Moles: What Is Considered Normal?

20 September 2016
 Categories: , Blog

Moles, those small spots of darkened pigment, are relatively common. Although few people are born with moles, they do tend to develop them on exposed parts of the body beginning in childhood. But a mole on its own is not cause for concern. The following guide can help you determine when you should seek medical assistance.

Common moles

Common moles tend to be relatively small – you should be able to cover them completely with a pencil eraser. It should also have smooth edges and a circular or near circular shape. Color can vary greatly when it comes to moles, but the color should be consistent throughout. It can range from dark brown or nearly black through any shade of brown or even light pink.

Cancer warnings

The good news is that common moles rarely become cancerous, so moles that you have had for most of your life aren't likely to be a danger. This doesn't mean that it is impossible for them to become cancerous, though. You should still monitor your moles for any changes. Signs that a common mole may be developing cancer cells include the following:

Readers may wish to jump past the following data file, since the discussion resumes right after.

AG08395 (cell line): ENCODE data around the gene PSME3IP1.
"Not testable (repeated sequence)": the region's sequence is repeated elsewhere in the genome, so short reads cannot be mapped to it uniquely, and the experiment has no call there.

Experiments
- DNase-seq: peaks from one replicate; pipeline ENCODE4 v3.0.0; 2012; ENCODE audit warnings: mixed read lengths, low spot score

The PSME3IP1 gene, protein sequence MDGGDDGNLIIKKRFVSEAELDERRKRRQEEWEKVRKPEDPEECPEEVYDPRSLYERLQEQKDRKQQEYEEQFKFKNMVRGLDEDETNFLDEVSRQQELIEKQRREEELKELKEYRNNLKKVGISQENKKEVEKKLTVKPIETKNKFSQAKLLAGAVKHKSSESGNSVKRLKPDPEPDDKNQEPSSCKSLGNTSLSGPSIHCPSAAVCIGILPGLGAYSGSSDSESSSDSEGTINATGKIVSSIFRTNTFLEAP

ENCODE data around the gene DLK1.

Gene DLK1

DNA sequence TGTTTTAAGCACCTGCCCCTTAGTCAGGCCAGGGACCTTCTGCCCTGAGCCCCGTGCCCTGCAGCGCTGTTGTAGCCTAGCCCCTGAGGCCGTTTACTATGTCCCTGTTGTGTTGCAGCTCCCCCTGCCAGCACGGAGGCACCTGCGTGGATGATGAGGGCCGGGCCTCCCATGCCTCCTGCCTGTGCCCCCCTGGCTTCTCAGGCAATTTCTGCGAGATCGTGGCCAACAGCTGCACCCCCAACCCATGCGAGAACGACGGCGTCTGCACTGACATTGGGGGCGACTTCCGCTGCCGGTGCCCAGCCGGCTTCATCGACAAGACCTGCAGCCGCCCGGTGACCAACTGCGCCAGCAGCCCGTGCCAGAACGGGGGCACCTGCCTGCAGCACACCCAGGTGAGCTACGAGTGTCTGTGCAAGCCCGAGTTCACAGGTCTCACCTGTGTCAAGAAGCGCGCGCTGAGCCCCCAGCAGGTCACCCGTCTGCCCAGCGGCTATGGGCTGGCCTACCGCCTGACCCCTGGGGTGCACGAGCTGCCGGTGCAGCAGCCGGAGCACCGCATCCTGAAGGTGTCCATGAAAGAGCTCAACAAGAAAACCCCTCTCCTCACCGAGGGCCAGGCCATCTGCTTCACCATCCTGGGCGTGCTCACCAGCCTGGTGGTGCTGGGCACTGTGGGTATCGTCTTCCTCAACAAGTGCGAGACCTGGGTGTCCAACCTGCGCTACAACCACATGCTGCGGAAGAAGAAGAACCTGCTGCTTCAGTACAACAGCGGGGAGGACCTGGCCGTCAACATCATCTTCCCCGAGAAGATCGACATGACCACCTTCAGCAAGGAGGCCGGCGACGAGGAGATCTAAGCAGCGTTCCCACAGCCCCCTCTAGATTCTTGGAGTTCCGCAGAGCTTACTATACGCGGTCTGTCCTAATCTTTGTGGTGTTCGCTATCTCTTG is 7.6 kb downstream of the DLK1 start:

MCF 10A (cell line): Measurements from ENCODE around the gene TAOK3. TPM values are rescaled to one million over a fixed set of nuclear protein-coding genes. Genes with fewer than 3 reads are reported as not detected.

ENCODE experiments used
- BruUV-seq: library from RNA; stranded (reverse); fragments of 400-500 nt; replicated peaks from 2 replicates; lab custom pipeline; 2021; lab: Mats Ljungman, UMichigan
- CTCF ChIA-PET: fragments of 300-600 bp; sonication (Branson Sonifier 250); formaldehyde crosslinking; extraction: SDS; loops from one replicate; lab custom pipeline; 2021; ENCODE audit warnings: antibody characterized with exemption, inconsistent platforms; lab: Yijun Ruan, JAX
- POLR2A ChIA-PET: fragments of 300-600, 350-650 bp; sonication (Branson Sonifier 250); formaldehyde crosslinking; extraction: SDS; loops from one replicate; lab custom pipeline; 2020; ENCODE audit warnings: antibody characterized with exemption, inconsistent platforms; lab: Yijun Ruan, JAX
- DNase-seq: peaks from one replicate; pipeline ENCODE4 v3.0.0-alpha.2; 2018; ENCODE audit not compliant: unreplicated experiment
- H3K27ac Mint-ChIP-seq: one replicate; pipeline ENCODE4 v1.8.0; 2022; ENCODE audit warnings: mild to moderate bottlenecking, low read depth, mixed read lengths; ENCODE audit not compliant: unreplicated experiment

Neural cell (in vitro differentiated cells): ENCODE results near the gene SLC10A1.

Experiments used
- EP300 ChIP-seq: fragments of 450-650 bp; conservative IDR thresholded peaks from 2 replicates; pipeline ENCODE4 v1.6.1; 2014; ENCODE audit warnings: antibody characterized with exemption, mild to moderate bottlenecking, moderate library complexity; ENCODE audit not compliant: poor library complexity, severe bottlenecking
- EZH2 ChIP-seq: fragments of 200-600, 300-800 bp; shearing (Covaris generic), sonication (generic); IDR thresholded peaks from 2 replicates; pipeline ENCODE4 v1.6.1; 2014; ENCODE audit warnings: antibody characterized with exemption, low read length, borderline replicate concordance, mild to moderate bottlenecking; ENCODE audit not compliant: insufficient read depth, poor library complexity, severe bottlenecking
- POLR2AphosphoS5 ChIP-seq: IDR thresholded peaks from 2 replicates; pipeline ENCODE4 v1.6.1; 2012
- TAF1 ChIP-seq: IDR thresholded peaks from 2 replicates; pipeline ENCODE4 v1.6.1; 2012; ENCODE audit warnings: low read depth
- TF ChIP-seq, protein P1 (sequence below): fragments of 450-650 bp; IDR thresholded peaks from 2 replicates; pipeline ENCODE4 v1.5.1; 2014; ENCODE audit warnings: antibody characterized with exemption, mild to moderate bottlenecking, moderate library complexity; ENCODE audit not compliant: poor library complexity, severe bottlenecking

• It begins to shrink or grow. Keep in mind that gradual growth is usually normal, especially in a child's moles, but a mole that is growing should still be checked by a dermatologist.

  • The color, texture, or overall shape of the mole changes.

  • It becomes itchy, begins to burn, or starts to bleed. Changes in skin condition must be checked by a doctor.

Irregular moles

Irregular moles differ from common moles, and these are more likely to be a dangerous form of cancer like melanoma. This doesn't mean that every irregular mole is going to be cancerous, though. It is important to have every irregular mole checked out by your doctor. They can determine if it is cancerous or simply a mole that should be watched carefully. The following describes common traits of irregular moles:

  • The mole may have a raised center and uneven edges.

  • The color or texture may vary across its surface.

  • They tend to be larger than common moles, although some may still be small.

  • The shape of the mole tends to be asymmetrical.

Similar to common moles, you will want to seek treatment from your doctor or dermatologist immediately if the mole begins to grow, changes in appearance, bleeds, or itches. If a mole has become cancerous, prompt treatment is your best option.

For more information, talk with a dermatologist in your area or visit websites like